Bartow worshippers observe Lenten season
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Feb 23, 2012 | 1982 views | 0 0 comments | 16 16 recommendations | email to a friend | print
The Rev. Father Daniel Stack dispenses ashes to Donna Hale during a noon Ash Wednesday service at St. Francis of Assisi Church in Cartersville. SKIP BUTLER/The Daily Tribune News
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With several churches conducting services in Cartersville, hundreds of worshippers observed Ash Wednesday on Feb. 22. Along with ashes being placed on parishioners' foreheads, Ash Wednesday is known for marking the first day of Lent in which participants traditionally abstain from something they enjoy during the time period preceding Easter.

"Ash Wednesday is the beginning of Lent and the ashes, of course, take their significance again from the Old Testament imagery of mourning with sackcloth and ashes," said the Rev. Father Daniel Stack with St. Francis of Assisi Catholic Church, which hosted five services on Wednesday. "... The goal of all of Lent is to put our attention more on our spiritual life and a little less on our temporal life.

"I think the value of giving anything up is, hopefully, it will be a little bit like putting a little pebble in your shoe. It's a constant reminder [to] think about things that matter more, especially if you want to sacrifice something that you're very fond of but it's really not essential. You have to remember to think about the goal isn't to give it up. The goal is to think about why you're giving it up."

For Nena Jones, associate pastor for Sam Jones Memorial United Methodist Church, Lent is a time of spiritual growth.

"It's a tradition of the early church," said Jones, who was expecting an overflow crowd at Sam Jones Memorial UMC's Ash Wednesday service. "It's 40 days of repentance and preparation for Easter. And it reflects the 40 days that Jesus spent ... in the wilderness. A lot of times the church uses the 40 days of Lent as a time of spiritual renewal and in the early church a lot of times they used it as a time of preparation for confirmation to join the church.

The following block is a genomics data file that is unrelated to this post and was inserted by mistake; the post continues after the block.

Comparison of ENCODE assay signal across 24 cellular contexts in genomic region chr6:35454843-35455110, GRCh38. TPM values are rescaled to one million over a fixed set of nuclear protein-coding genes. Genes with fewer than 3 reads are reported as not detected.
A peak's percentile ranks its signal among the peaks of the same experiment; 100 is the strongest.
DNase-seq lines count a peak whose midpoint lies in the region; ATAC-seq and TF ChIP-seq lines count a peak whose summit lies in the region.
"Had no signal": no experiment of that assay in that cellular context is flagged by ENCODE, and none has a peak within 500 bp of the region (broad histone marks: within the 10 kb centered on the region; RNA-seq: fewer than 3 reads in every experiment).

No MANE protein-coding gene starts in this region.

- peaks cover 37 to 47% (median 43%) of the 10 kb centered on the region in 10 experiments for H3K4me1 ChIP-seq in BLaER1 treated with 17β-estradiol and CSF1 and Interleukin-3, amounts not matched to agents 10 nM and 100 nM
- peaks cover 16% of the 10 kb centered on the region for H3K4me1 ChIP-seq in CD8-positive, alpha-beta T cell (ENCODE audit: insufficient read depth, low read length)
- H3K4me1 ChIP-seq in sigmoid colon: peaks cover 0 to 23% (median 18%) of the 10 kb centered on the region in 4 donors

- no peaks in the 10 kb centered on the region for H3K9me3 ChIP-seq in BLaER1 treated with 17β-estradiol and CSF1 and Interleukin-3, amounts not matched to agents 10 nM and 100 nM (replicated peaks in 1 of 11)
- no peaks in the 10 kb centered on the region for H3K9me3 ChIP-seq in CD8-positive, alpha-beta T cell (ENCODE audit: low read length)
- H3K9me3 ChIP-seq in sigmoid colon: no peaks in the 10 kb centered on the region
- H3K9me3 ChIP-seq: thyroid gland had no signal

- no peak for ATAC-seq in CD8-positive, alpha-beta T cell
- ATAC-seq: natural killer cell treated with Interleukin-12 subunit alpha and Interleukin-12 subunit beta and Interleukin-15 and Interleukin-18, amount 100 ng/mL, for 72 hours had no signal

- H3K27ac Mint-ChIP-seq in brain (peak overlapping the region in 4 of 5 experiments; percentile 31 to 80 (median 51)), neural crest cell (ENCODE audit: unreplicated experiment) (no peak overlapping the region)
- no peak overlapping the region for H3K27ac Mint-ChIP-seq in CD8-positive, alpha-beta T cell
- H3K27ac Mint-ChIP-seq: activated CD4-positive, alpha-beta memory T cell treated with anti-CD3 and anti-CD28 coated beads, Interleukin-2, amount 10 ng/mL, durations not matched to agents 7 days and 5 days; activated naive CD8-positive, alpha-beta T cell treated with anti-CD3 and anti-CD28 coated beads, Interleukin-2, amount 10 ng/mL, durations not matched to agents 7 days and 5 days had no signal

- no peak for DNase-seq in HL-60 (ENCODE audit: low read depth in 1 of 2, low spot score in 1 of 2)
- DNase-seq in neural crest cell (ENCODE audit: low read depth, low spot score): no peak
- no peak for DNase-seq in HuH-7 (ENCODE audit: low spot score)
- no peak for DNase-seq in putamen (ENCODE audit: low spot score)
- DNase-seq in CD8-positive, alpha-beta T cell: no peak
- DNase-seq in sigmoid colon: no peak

"What we do now with it is it's the 40 days before Easter. [It] starts with Ash Wednesday and a lot of churches have Ash Wednesday services where foreheads are marked with ashes as a sign of mourning and repentance and it includes 40 days not counting Sundays and it leads us up until Easter. It's tradition from the early church and continues to be a time of preparation and spiritual growth in the current church."

In the Lenten season, the act of giving something up or taking something on is an opportunity to reflect on Jesus' sacrifice, Jones said. With this in mind, she plans to take time out of her day during Lent to pray for someone in particular.

"I actually have just had a retreat with our sixth-grade confirmation class this last weekend and one of the things that we did talk about was that Lent was going to be starting this week," Jones said. "So we had a little discussion about it. Some of the kids were like, 'I'll give up fish because I don't like fish.' ... Really what it is -- it's giving up something that will be significant and meaningful to us.

"Some of the kids talked about they were going to give up soda because they really liked soda. So [we encourage] people to think about how to make Lent meaningful versus asking them to give something up or take something on. You could take on doing something like doing an act of kindness every day for a person, making extra commitment to devotional time or a prayer time. It's something that I would encourage people to do all the time but especially concentrate during Lent on finding a way that they think is appropriate for them to recognize that period of spiritual preparation for the holy week that is to come."